To truly understand the text, you must go back to the origin, but no such origin exists. There are traces, evidence of an “incomplete burning”, but what we are left with is a labyrinthian trek through Reza’s ( )hole complex — a sort of blobjective twist on the Lacanian not-All. The Ccru has not, does not, and will never exist. Reza Negarestani is a non-universal subject which admits no exception.

The @_geopoetics bot tried to take this to a new extreme, dragging early Reza’s thought, kicking and screaming, back into cyberspace, like a scalp stretched across the 0s and 1s of a Markov bot. It stalks his writings, trying to bring him back to traverse the zone. But the @_geopoetics bot knows as well as Reza does:

Reza Negarestani is a hyperstition: a fiction who made himself real. As such, some may view the ‘real’ Reza of his later work, such as Intelligence & Spirit, to be a misstep; a case of poor character development. Stalkers are not scientists, and yet here now is a man who is all too real; observable. But Cyclonopedia still lingers, reading like a parable for bloggers everywhere. Once you make the transition from web to print, you lose a certain sense of autonomy. You are no longer who you choose yourself to be. The “death of the author” is an understatement. ‘Reza Negarestani’ demonstrates the zombification of the author.

Elsewhere, Reza writes on the “corpse bride”, a name for a kind of Etruscan torture where a criminal is tied to his victim’s corpse, so that they might go putrid together — one dead, the other alive (for now). I often get the sense that this is how Reza relates to his first book these days. This is no doubt how many people relate to those initial works — no matter the medium — that allow them to break through into another space of notoriety. The author certainly dies but they remain present, entangled with their texts, putrifying as the manuscript breaks down at a molecular level.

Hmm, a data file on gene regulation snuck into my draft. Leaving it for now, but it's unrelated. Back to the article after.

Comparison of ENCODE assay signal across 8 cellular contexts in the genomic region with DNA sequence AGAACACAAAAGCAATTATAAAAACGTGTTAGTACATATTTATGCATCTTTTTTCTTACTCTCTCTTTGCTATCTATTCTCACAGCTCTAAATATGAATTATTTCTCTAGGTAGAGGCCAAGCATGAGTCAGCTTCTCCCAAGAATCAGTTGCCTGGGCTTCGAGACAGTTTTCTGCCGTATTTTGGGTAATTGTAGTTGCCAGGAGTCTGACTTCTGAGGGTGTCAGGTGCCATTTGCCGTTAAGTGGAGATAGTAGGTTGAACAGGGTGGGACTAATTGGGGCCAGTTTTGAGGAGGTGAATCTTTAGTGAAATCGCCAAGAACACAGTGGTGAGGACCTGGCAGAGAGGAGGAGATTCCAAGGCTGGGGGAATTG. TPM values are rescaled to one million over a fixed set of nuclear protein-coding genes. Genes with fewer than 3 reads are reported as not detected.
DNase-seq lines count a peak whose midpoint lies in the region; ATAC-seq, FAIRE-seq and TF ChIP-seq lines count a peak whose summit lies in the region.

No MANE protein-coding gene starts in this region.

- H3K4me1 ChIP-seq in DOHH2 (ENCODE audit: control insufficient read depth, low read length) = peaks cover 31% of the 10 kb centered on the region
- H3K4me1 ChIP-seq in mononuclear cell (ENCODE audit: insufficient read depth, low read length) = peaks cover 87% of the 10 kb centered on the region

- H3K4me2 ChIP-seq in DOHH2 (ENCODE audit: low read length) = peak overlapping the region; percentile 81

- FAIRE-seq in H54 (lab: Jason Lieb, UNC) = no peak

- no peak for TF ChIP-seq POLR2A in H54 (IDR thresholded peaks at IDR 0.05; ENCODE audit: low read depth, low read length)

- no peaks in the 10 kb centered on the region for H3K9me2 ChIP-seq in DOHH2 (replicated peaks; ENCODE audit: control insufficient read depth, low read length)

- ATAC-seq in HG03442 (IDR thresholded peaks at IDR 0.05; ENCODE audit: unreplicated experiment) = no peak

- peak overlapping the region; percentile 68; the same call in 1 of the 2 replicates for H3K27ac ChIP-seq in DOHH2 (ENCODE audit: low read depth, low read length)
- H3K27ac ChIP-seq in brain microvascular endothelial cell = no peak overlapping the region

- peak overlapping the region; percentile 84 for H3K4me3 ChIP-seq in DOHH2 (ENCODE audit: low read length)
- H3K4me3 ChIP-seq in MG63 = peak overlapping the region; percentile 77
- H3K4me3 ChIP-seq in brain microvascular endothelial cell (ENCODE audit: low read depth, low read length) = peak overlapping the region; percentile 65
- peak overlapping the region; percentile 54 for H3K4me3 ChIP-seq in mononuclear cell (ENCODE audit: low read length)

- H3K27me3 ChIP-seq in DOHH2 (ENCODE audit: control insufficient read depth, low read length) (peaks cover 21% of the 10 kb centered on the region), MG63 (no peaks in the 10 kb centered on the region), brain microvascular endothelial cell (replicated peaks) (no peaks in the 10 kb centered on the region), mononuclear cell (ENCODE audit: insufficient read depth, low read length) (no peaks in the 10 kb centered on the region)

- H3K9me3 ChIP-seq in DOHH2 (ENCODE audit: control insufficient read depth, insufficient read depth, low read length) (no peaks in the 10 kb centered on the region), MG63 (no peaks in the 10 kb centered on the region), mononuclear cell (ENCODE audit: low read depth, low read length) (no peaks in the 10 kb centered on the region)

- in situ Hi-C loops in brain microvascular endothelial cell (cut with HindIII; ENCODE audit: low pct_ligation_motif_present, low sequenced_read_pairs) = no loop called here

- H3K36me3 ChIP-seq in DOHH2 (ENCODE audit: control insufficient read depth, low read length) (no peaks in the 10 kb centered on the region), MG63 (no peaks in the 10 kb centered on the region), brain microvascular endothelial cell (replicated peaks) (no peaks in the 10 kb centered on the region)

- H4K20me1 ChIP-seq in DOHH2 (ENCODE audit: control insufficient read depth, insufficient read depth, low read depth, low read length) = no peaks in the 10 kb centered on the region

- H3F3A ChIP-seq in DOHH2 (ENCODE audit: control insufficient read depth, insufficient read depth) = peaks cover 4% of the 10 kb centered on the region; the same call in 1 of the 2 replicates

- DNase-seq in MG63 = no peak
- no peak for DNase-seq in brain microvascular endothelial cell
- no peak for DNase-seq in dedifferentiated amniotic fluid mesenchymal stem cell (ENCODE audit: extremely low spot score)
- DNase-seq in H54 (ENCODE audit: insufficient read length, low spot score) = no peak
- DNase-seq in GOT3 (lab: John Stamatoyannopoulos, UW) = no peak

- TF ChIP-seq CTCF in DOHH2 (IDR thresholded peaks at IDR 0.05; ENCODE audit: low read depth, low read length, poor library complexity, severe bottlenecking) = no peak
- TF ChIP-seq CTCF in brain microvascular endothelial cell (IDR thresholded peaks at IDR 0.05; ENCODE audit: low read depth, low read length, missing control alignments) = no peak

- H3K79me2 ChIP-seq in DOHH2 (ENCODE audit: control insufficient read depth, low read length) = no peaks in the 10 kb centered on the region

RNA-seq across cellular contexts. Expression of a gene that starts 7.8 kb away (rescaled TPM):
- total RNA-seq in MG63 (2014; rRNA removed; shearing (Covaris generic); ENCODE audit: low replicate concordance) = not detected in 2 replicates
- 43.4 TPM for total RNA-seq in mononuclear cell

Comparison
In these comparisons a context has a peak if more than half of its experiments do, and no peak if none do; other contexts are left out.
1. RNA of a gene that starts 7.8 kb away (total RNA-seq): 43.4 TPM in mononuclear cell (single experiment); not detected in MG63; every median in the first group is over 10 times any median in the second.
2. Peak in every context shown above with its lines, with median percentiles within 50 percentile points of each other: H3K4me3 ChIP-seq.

The good thing is that, as horrific as it might sound, I’m pretty sure Reza can “afford” it.

Artificial Mythologies — A Sad & Lonely Constellation

This was a talk given at the A Sad & Lonely Constellation conference held in Milan on 3rd May 2019. You can read more about this event here.

This session was really great and I enjoyed it immensely. The discussion, once it got going, was fantastic and all too short. David Roden’s final comments (sidenote: you can read his excellent paper here) were almost painful to end on because he ended up opening up so many doors which I would have loved to have probed the other panelists on. My silence at the end was occasioned by me trying to scramble together some online reference points which just didn’t load in quick enough. I was particularly interested to hear Amelia’s thoughts on how she saw her own research on alienation fitting in between these various points made in the Q&A.

Maybe those thoughts could be posted here at another time.

During the Q&A I also was asked a question about glitches. In response I mentioned I’d written on the topic before in relation to the TV show Westworld and glossed an argument from a previous post. That post can be found here — it’s not great but I’ve been in the process of massively reworking all of my Westworld posts to become the final chapter of my book Egress which I should probably get round to finishing at some point…